He gives the mat­ter some more thought. “I look back and it would be a bit em­bar­rass­ing to be a 55-year-old events man­ager,” he con­tin­ues. “Putting on raves. It was touch-and-go. Like­wise, me de­mand­ing of the BBC, ‘You ei­ther have it with me in it, and I di­rect it, or you don’t do it’. They could have said no, and I could be sleep­ing in a car now. So it turned out well.”

Gervais al­ways sus­pected that he would bring David Brent back, but he was de­ter­mined that he didn’t want the set­ting to be an of­fice again. He also wanted to leave it long enough that it didn’t cloud the rest of his ca­reer.

Fif­teen years on, the time felt right. In the film, Brent is now a sales rep for a clean­ing prod­ucts com­pany called Lavichem, still in Slough. He had a spell man­ag­ing a young rap­per, but that didn’t work out — another par­al­lel with Gervais him­self — and now he’s cashing in his pen­sion and tak­ing his hol­i­day leave in one fi­nal ef­fort to get an al­bum deal. He’s brought to­gether a group of ses­sion mu­si­cians and is go­ing on an in­ter­na­tional tour (thanks to the in­clu­sion of Cardiff on the itin­er­ary).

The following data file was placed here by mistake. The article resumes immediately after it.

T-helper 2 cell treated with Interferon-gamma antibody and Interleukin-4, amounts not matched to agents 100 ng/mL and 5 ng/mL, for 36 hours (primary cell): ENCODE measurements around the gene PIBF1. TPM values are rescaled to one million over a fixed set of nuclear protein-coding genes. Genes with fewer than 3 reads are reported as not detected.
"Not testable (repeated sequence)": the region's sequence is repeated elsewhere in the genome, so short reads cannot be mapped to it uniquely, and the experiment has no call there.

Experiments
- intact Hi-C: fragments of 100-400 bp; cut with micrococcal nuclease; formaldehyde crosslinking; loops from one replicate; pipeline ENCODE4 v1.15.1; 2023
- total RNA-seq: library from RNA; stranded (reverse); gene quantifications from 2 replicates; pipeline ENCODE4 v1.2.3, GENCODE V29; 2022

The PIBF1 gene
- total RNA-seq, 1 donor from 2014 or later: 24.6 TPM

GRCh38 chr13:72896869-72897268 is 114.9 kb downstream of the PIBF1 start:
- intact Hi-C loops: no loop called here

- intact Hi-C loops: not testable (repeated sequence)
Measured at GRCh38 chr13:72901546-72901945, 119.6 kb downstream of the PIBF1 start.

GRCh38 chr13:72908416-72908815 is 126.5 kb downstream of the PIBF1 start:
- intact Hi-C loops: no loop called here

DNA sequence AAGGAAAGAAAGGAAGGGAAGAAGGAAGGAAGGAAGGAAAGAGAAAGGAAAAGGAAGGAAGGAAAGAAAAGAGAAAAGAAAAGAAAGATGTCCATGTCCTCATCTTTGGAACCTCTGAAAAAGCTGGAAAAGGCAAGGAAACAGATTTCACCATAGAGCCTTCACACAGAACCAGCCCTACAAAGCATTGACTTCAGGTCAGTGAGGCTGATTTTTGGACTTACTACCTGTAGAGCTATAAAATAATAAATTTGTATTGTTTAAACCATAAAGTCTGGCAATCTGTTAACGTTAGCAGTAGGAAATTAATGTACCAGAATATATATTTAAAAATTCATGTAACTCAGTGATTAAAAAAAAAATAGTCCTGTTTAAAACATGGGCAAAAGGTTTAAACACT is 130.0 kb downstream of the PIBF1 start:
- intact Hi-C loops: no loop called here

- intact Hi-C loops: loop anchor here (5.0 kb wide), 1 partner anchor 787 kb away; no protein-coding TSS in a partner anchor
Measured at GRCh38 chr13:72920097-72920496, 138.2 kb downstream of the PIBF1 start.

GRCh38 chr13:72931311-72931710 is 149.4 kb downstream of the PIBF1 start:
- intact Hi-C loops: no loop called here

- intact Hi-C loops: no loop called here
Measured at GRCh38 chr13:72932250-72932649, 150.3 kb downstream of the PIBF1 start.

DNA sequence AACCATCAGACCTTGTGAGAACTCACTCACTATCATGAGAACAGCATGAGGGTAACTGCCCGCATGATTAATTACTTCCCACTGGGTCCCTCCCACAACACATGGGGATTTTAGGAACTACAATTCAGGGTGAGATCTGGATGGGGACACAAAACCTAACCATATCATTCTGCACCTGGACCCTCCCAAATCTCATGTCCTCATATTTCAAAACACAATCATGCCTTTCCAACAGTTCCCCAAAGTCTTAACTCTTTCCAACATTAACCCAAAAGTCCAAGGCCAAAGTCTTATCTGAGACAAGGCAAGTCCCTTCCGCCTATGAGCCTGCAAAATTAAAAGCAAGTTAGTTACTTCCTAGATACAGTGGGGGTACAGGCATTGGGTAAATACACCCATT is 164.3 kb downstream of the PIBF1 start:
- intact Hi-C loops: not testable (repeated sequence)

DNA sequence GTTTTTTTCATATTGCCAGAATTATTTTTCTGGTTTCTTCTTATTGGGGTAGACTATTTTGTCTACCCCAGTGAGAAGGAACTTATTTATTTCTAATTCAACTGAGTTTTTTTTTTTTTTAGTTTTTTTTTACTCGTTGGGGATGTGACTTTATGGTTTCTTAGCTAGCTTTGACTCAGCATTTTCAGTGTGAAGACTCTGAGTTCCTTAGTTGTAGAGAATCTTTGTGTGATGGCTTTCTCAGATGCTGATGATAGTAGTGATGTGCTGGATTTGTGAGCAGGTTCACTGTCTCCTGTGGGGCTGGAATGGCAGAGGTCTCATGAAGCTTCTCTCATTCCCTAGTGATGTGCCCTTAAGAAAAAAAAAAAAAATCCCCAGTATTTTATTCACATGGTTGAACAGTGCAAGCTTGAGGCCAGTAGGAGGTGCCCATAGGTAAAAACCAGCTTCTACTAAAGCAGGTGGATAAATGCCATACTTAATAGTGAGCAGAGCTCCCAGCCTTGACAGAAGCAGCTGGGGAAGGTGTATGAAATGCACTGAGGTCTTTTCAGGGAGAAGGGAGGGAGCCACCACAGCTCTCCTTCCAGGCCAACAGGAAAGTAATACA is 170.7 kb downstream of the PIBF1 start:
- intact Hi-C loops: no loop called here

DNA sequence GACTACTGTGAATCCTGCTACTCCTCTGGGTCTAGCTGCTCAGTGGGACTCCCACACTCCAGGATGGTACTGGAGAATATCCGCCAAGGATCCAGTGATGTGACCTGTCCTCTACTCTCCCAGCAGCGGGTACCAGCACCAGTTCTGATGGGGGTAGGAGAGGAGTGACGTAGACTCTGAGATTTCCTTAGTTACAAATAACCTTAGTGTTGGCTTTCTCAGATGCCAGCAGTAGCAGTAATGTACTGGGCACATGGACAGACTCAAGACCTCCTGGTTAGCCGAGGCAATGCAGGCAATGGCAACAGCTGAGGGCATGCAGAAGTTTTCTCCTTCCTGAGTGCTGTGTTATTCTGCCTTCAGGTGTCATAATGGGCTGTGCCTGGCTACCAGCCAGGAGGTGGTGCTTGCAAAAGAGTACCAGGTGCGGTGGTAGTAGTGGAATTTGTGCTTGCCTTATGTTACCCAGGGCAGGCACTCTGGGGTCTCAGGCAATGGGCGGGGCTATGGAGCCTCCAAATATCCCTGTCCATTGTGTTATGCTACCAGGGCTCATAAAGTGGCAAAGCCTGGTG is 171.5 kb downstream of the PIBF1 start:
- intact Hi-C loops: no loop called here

“The Of­fice was about fame; an or­di­nary man go­ing through a bit of a midlife cri­sis,” says Gervais. “Be­cause apart from work­ing in an of­fice for 10 years, the big­gest in­flu­ence on The Of­fice was prob­a­bly me watch­ing those quaint do­cu­soaps of the 1990s, where or­di­nary peo­ple got their 15 min­utes of fame.

“Now the world’s dif­fer­ent; it’s harsher. Now peo­ple will do any­thing to be fa­mous. There was no Bri­tain’s Got Tal­ent, no YouTube when The Of­fice was out. There were no news pro­grammes that said: ‘Tweet us with your news.’ [What] The fuck is that? All right: ‘I’ve just seen Godzilla . . .’ ”

It’s not giv­ing away too much to re­veal that Brent isn’t cut out too well for this new world ei­ther. “He’s out of place, out of time,” says Gervais.

“In The Of­fice he was 39, and ba­si­cally with nice peo­ple. Now he’s in a room full of al­pha males and he’s not the boss any­more, and it re­ally is dog-eat-dog. He’s al­most bul­lied, and it’s quite tragic that he’s haem­or­rhag­ing money for this dream he’s been sold — that he can make it be­cause Su­san Boyle did.”